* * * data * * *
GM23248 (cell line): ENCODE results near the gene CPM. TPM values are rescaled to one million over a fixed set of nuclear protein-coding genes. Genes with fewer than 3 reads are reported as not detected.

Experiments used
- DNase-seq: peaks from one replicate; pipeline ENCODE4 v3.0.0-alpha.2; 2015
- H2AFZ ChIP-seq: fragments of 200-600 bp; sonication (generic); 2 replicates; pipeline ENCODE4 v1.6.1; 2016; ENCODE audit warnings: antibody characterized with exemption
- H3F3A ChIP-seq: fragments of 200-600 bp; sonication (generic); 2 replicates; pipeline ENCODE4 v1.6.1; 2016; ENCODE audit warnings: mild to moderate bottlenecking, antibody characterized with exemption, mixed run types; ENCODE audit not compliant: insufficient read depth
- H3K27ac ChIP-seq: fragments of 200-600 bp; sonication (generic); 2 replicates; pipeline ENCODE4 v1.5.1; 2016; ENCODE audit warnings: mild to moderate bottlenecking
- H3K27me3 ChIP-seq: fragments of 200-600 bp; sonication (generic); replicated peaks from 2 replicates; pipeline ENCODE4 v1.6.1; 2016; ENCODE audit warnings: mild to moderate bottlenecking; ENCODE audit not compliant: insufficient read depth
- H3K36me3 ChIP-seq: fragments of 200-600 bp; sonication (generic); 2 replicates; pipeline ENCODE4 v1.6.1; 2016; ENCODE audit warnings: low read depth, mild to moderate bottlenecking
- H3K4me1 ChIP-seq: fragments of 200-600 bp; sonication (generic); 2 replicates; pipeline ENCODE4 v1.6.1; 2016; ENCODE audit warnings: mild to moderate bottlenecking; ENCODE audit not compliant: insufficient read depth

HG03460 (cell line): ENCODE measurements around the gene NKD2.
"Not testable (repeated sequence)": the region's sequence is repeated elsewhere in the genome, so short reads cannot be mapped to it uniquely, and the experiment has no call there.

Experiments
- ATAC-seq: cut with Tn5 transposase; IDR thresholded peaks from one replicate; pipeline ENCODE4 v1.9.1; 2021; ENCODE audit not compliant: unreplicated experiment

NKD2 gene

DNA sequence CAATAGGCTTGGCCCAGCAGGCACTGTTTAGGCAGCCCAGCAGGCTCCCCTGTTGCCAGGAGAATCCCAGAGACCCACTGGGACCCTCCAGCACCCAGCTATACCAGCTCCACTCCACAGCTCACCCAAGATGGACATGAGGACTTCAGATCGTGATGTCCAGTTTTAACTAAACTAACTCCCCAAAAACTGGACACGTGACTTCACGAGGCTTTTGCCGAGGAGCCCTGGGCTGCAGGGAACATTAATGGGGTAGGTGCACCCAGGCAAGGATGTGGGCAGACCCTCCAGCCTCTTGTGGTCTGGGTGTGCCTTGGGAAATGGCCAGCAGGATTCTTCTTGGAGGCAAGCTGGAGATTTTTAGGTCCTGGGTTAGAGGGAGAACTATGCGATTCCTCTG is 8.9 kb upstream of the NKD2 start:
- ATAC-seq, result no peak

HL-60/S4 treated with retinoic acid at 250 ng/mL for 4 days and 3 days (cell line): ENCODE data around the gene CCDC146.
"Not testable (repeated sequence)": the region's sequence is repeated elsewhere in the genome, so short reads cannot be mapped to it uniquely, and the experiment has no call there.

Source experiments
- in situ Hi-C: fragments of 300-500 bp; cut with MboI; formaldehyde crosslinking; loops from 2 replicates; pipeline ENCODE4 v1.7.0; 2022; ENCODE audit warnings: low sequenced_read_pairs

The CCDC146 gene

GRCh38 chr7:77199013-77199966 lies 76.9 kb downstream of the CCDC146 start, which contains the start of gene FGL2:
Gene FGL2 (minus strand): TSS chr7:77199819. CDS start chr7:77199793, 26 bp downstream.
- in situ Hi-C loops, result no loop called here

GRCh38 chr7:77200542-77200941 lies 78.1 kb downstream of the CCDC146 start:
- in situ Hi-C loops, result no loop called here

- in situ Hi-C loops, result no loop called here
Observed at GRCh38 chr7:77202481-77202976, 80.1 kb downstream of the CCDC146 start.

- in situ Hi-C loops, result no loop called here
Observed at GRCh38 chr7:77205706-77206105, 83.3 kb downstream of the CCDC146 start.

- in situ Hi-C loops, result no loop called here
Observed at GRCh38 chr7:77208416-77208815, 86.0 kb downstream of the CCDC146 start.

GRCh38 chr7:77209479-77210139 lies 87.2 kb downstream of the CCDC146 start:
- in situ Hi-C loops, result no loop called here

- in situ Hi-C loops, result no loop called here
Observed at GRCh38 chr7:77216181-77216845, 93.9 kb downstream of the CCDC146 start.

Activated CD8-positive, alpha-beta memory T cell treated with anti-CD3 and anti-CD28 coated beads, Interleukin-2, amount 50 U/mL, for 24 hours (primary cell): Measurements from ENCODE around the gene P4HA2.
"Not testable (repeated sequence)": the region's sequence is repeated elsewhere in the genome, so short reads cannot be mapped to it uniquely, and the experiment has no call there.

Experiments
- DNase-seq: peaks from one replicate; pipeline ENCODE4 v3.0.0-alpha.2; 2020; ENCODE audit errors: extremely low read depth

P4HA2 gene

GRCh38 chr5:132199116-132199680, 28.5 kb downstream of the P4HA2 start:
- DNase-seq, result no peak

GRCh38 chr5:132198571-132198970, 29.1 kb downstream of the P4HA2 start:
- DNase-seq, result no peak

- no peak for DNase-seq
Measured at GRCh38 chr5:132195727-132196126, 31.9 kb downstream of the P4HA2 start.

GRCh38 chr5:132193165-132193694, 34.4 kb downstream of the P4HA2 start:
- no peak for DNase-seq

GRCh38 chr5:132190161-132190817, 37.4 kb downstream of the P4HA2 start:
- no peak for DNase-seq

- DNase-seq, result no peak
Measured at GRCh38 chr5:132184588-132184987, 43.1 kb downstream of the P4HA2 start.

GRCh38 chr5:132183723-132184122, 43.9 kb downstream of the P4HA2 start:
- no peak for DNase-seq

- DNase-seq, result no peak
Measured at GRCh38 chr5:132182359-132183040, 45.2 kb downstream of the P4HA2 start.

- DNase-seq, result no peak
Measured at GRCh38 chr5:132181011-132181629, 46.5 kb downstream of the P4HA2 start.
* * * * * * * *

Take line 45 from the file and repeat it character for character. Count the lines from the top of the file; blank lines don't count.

- DNase-seq, result no peak